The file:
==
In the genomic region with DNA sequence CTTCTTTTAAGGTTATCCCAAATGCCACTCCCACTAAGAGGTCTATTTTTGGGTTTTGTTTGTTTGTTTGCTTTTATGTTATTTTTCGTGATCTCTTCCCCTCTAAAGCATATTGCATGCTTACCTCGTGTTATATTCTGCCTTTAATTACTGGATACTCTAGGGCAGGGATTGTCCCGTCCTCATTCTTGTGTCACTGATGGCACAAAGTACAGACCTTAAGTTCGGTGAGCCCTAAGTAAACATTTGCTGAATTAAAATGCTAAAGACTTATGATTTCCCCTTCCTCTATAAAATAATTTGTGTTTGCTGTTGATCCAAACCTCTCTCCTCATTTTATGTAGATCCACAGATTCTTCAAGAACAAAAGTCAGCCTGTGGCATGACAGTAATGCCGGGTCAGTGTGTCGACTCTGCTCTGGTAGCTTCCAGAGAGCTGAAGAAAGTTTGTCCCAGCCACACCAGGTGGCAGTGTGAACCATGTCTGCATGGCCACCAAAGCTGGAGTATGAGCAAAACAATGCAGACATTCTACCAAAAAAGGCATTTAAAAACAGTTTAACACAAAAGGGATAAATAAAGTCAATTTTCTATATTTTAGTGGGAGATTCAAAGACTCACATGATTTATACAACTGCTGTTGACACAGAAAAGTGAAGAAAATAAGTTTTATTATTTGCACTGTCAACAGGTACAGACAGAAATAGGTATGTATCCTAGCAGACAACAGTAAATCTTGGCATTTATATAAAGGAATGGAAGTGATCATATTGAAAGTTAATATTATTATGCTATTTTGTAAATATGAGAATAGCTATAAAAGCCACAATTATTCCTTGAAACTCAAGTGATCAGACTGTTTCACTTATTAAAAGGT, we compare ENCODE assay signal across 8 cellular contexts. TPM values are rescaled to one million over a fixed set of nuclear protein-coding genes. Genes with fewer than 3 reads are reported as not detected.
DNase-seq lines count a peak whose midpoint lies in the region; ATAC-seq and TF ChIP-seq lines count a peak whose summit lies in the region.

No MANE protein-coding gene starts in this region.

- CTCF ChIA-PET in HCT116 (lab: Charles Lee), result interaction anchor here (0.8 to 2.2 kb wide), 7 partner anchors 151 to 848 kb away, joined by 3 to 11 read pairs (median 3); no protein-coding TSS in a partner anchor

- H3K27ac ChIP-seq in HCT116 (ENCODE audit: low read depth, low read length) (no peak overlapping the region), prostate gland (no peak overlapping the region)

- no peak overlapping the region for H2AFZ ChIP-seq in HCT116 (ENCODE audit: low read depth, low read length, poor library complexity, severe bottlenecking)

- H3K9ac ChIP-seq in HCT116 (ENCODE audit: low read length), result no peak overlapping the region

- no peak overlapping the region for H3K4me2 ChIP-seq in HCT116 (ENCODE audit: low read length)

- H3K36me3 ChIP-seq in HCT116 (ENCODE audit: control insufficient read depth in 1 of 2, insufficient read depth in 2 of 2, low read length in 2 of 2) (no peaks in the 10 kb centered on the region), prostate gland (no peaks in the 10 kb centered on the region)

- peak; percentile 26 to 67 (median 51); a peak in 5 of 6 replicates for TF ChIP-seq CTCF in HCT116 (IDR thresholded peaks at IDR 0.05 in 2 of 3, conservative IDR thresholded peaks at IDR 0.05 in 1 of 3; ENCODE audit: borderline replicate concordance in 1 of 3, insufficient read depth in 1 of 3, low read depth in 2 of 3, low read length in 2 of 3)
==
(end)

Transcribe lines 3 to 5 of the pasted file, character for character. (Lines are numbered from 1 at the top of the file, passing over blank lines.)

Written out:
No MANE protein-coding gene starts in this region.

- CTCF ChIA-PET in HCT116 (lab: Charles Lee), result interaction anchor here (0.8 to 2.2 kb wide), 7 partner anchors 151 to 848 kb away, joined by 3 to 11 read pairs (median 3); no protein-coding TSS in a partner anchor

- H3K27ac ChIP-seq in HCT116 (ENCODE audit: low read depth, low read length) (no peak overlapping the region), prostate gland (no peak overlapping the region)